Ask the man who has completed six farm bill cycles when a new bill will be pushed through and Joe Outlaw will tell you this year.
Outlaw, Texas A&M AgriLife Extension Service economist and co-director of the Agricultural and Food Policy Center at Texas A&M University in College Station, told the crowd at the High Plains Dairy Conference that a year ago he would have bet it would be 2019 before producers saw a new farm bill.
“The smart person says it will be next year; but I think it has to happen this year or we could have completely new leadership,” he said. “It won’t be easy. Every member of the House and a third of the Senate has to go campaign, and they want to get this bill done before the current bill expires Sept. 30.”
Squeezing in a farm bill will be difficult, but Outlaw said he believes it will happen because the Bipartisan Budget Act of 2018 fixed cotton and dairy – and that was a big deal.
Equally important, he said, is, “the Republicans and President realize they need some sort of victory coming up. It’s all about the politics and trade that have me changing my mind about it being done this year.”
He said the 2014 bill got it wrong when it came to estimating low crop prices and the dairy program. The bill created the Margin Protection Program, or MPP, which triggered assistance at different margin levels based on the all-milk price and a calculated feed cost. But he thinks the developers of the program were too influenced by the margin data from the years just before the 2014 bill was passed.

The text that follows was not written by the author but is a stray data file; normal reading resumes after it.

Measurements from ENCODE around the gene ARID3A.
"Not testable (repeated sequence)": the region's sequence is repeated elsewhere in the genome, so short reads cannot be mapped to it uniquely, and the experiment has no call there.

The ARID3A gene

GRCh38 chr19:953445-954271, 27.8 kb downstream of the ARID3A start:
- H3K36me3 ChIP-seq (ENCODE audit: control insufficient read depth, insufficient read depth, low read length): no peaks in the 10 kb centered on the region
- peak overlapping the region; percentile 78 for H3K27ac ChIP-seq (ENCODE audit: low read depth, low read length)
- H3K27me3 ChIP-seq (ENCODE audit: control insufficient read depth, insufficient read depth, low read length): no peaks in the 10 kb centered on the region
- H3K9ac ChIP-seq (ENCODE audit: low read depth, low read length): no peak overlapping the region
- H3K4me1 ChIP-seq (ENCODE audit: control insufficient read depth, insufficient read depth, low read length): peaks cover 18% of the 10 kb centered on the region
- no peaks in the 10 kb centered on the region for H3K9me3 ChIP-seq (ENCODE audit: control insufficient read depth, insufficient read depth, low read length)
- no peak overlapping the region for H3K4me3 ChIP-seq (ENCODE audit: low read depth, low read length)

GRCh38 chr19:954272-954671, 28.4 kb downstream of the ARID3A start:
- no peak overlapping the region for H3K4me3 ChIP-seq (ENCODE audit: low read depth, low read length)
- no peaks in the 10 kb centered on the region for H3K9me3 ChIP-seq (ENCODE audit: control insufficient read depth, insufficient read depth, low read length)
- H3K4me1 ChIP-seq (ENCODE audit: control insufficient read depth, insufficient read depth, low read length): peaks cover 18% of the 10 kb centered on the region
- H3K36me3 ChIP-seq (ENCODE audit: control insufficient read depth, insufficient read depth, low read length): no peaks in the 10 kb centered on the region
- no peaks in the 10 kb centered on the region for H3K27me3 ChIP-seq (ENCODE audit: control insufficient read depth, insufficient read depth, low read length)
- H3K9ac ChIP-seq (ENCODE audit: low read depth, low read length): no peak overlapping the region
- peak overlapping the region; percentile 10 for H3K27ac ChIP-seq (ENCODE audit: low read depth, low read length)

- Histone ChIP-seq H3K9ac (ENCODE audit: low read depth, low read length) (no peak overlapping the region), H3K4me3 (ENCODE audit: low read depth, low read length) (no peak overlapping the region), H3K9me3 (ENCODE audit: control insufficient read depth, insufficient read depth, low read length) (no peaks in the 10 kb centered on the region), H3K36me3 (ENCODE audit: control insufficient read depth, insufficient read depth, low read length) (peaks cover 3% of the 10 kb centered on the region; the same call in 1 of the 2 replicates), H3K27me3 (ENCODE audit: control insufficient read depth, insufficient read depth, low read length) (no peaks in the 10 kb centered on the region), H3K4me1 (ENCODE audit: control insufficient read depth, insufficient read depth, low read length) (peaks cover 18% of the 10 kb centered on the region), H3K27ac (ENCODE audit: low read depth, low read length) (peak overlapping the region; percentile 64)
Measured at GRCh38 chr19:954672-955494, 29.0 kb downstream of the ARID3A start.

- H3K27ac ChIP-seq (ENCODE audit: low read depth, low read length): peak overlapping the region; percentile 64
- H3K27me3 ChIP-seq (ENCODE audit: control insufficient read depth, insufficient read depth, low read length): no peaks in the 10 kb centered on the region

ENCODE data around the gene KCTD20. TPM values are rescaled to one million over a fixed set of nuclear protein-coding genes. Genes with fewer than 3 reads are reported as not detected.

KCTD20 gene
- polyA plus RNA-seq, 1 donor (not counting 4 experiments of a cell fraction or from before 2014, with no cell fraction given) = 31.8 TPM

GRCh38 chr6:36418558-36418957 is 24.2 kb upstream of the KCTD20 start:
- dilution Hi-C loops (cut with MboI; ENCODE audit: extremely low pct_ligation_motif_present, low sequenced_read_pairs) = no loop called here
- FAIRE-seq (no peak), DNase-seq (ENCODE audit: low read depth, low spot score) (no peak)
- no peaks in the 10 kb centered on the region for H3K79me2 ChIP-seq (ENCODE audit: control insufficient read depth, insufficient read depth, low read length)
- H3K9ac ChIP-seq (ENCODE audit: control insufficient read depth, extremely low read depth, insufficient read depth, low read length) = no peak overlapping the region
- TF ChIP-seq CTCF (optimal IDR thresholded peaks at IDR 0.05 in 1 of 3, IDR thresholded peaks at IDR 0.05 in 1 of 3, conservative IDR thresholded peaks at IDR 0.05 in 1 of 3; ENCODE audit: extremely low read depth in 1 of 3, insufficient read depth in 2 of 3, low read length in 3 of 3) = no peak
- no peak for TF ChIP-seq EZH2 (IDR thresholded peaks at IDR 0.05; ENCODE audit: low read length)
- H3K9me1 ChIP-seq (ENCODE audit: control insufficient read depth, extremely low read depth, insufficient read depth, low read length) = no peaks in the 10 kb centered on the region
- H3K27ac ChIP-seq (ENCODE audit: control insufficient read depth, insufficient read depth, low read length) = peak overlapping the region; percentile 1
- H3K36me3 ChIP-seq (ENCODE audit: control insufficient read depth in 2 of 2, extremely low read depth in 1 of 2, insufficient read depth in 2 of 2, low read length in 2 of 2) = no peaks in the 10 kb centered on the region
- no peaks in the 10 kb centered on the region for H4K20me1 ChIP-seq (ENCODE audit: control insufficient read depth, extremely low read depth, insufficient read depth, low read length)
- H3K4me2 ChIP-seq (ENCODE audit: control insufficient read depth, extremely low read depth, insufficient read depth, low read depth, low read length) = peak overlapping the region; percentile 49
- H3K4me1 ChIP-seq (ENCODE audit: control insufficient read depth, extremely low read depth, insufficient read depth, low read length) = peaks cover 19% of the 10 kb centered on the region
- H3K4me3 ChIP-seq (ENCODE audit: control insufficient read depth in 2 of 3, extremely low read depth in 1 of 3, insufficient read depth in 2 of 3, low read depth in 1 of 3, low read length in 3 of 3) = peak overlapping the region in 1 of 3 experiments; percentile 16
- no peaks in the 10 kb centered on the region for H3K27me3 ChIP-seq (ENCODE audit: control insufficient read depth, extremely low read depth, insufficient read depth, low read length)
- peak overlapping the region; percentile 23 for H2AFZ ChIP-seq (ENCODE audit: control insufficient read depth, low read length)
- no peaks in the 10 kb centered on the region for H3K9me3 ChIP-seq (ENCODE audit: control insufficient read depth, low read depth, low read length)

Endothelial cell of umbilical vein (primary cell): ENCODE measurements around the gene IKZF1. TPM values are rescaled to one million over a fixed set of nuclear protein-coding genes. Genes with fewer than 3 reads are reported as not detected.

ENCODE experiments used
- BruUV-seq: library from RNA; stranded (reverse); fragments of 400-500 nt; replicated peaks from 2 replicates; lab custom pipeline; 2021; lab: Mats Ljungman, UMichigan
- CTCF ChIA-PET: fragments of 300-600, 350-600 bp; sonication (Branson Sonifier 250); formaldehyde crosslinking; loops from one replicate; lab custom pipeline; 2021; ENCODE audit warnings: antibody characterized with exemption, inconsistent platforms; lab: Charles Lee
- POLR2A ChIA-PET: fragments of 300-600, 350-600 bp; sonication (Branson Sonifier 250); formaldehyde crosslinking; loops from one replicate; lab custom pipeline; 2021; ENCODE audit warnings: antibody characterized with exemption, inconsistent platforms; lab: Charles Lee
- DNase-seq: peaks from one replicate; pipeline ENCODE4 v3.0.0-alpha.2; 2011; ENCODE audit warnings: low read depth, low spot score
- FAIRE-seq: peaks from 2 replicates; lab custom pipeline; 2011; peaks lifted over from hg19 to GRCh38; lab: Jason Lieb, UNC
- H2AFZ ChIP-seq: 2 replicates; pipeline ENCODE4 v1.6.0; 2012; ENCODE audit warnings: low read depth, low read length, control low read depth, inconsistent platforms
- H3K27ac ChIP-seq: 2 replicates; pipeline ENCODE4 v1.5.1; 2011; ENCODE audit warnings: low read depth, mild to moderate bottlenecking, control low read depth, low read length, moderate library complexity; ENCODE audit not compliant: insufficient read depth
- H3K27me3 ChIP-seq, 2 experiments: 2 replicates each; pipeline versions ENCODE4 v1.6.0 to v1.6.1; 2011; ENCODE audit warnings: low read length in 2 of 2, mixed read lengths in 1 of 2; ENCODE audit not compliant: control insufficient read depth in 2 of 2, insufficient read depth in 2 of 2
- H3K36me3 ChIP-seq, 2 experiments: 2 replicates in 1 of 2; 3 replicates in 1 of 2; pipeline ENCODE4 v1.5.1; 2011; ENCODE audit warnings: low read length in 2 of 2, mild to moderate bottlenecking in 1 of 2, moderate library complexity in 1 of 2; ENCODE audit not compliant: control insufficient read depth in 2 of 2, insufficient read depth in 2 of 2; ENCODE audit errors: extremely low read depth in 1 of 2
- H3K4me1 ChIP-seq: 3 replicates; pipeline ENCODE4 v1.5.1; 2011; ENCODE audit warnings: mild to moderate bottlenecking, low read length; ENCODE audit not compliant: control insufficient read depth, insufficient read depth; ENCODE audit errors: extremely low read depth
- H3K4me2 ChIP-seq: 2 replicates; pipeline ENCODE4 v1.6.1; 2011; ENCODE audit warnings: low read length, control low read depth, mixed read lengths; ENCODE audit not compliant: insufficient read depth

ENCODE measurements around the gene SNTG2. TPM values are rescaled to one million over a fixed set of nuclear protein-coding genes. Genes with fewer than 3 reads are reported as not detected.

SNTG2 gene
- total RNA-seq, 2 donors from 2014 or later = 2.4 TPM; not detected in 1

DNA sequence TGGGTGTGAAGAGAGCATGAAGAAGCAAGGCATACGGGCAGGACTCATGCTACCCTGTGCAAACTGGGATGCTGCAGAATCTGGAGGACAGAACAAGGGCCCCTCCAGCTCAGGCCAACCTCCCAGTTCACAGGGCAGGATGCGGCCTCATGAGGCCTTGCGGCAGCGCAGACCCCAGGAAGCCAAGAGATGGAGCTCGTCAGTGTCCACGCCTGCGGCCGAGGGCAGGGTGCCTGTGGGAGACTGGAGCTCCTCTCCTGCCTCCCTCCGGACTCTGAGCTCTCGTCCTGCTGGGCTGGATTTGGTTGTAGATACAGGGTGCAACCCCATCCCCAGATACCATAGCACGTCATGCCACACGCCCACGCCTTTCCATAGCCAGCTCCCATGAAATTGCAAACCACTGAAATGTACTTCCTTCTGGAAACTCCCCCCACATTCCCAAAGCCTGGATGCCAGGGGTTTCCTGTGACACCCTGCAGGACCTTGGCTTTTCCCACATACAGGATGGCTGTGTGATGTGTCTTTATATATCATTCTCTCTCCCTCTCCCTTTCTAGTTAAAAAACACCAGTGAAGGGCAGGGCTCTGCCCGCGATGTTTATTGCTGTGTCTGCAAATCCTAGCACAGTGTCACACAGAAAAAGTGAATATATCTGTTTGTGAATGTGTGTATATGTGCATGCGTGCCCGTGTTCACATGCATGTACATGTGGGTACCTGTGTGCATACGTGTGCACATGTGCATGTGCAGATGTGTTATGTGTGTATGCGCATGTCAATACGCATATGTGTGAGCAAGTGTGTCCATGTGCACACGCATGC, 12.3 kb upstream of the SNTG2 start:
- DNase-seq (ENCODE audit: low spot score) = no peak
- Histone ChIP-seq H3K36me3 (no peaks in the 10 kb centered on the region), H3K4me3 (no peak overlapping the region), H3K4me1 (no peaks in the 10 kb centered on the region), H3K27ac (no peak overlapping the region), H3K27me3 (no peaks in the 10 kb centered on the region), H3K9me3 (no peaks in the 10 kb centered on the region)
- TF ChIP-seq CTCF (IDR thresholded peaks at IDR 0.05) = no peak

“I think we spent too much time focusing on the margins right before the program started,” Outlaw said. “If those margins had happened, those of you who bought any levels other than $4 would have been paid right off the bat. What happened is the margins were a lot higher than that for the first few years of the farm bill.”
Producers now can select margins between $4 and $8 per hundredweight,he said. The Bipartisan Budget Act reduced premium costs substantially below 5 million pounds of production.
While these different premium costs for different levels of coverage don’t seem like much, Outlaw said, “when you multiply them by a whole bunch of cows and a whole bunch of production, it can get to be a big deal. And you don’t want to pay for insurance you don’t have any hope of ever getting anything back from. It’s supposed to be insurance.”
So what happened? Outlaw said comparing coverage levels in 2015, there were producers who purchased all kinds of buy-up levels. Last year, almost no one purchased at buy-up levels and everyone was at the $4 minimum.
“It wasn’t paying,” he said. “You have to have people buying at different levels. So they decided to change the premium costs at the different levels.”
The program was projected to pay out $80 million in insurance in 2016, Outlaw said. Instead, it only paid $10 million.
“What happened is you (dairy producers) paid in more than the government paid out in indemnities,” he said. “It was an insurance program that wasn’t paying. The only reason there is money now for dairy is because they messed up so bad on how much this program was expected to cost, otherwise there wouldn’t be any money for them to do anything for dairy in the farm bill.”